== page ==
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ADP-ribosylation of the Mr 83,000 stress-inducible and glucose-regulated protein in avian and mammalian cells: Modulation by heat shock and glucose starvation

Carlsson, Lars and Lazarides, Elias (1983) ADP-ribosylation of the Mr 83,000 stress-inducible and glucose-regulated protein in avian and mammalian cells: Modulation by heat shock and glucose starvation. Proceedings of the National Academy of Sciences of the United States of America, 80 (15). pp. 4664-4668. ISSN 0027-8424. http://resolver.caltech.edu/CaltechAUTHORS:CARpnas83b

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Abstract

ADP-ribosylation of proteins was analyzed by in vivo labeling of cells with [3H]adenosine, followed by separation of their protein components by two-dimensional isoelectric focusing/NaDodSO4 polyacrylamide gel electrophoresis. We show here that in several cell types of avian and mammalian origin the major [3H]adenosine acceptor in vivo is a polypeptide with a Mr of 83,000 and isoelectric point of ≈5.3. This polypeptide is identical to one of the stress-inducible and glucose-regulated proteins (here called SP83) previously described in avian and mammalian cells. Snake venom phosphodiesterase digestion of purified 3H-labeled SP83 releases 5'-AMP and a minor fraction of 2'-(5' '}-phosphoribosyl)-5'-AMP. In vitro labeling with [32P]NAD+ of total cell lysates made in the presence of non-ionic detergents also results in incorporation of radioactivity into SP83. Both of these results strongly suggest that the modification is an ADP-ribosylation. Heat shock and glucose starvation of cells induce a rapid and extensive decrease in the incorporation of ADP-ribose into SP83, suggesting that ADP-ribosylation may be important for the regulation of the function of this protein.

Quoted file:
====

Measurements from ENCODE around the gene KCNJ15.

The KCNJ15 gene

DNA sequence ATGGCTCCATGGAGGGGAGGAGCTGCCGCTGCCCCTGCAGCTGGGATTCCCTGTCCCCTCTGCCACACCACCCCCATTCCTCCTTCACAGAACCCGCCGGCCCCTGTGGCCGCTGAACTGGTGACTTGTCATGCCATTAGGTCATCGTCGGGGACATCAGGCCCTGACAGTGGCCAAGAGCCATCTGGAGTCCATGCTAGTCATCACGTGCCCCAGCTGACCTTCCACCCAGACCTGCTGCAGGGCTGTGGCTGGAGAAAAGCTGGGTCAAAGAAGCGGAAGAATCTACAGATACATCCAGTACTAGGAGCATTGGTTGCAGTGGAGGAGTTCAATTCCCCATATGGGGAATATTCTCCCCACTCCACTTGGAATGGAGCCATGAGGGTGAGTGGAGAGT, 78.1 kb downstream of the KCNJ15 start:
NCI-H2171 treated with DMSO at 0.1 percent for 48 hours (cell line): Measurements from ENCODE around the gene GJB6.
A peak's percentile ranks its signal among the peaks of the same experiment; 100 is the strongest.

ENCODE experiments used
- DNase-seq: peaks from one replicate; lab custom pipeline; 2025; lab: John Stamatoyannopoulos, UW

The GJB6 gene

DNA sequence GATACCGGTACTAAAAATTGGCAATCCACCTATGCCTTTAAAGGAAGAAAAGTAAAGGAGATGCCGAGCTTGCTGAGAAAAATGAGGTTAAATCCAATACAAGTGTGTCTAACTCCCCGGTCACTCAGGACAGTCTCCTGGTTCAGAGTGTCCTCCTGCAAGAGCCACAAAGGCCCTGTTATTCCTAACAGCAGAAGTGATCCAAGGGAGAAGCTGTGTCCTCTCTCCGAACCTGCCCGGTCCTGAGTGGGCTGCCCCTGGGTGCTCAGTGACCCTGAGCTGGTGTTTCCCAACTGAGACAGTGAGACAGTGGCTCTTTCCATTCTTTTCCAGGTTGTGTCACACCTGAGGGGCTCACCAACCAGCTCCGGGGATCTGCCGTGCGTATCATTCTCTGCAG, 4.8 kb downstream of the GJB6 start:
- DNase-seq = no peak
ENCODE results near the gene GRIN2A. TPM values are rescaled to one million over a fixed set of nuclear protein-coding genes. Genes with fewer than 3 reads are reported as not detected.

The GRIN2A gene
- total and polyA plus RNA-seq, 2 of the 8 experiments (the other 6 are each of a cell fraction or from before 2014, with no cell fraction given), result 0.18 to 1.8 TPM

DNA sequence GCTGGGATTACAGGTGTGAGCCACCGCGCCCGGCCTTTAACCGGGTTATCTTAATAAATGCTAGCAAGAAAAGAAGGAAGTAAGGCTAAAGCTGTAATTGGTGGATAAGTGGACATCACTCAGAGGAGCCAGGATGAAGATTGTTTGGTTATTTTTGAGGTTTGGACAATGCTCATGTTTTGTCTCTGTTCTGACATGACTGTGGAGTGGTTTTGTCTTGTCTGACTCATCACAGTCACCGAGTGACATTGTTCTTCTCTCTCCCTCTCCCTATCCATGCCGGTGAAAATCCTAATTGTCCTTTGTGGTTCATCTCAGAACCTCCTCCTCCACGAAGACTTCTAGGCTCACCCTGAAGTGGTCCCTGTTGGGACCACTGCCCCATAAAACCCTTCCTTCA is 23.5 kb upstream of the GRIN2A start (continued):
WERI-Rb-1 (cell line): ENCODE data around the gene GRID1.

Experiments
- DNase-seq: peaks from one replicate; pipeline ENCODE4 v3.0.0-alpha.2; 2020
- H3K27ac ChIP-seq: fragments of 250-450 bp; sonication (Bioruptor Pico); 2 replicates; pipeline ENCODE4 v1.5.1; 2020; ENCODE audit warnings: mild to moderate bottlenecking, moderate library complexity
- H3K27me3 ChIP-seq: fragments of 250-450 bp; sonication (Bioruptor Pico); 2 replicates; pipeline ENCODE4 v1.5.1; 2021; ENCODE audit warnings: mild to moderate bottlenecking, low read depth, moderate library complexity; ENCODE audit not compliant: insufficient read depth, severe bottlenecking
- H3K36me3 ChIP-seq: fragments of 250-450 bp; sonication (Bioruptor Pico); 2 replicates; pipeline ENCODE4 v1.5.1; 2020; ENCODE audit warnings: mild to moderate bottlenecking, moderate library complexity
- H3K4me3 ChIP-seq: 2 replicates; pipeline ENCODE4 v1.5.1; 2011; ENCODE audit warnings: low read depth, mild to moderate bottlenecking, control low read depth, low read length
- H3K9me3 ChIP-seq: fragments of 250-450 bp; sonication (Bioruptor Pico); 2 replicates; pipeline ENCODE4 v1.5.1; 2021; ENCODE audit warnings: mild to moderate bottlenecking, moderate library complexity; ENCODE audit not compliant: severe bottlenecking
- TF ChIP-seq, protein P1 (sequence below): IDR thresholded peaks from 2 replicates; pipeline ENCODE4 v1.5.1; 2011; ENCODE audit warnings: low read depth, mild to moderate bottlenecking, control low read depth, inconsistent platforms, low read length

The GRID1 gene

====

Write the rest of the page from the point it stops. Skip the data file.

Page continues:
Item Type:Article
Additional Information:© 1983 by the National Academy of Sciences. Communicated by James F. Bonner, April 26, 1983. We thank Drs. I. Blikstad and B. L. Granger for many valuable comments on this work. This work was supported by grants from the National Institutes of Health (GM 06965), National Science Foundation, and Muscular Dystrophy Association of America. L.C. was a recipient of a European Molecular Biology Organization Long-Term Fellowship during the course of this investigation. E.L. is a recipient of a Research Career Development Award from the National Institutes of Health. The publication costs of this article were defrayed in part by page charge payment. This article must therefore be hereby marked "advertisement" in accordance with 18 U.S.C. §1734 solely to indicate this fact.
Subject Keywords:in vivo ADP-ribosyl acceptor; heat shock-inducible proteins; two-dimensional gel electrophoresis
Record Number:CaltechAUTHORS:CARpnas83b
Persistent URL:http://resolver.caltech.edu/CaltechAUTHORS:CARpnas83b
Alternative URL:http://dx.doi.org/10.1073/pnas.80.15.4664
Usage Policy:No commercial reproduction, distribution, display or performance rights in this work are provided.
ID Code:7647
Collection:CaltechAUTHORS
Deposited By: Tony Diaz
Deposited On:16 Mar 2007
Last Modified:26 Dec 2012 09:33

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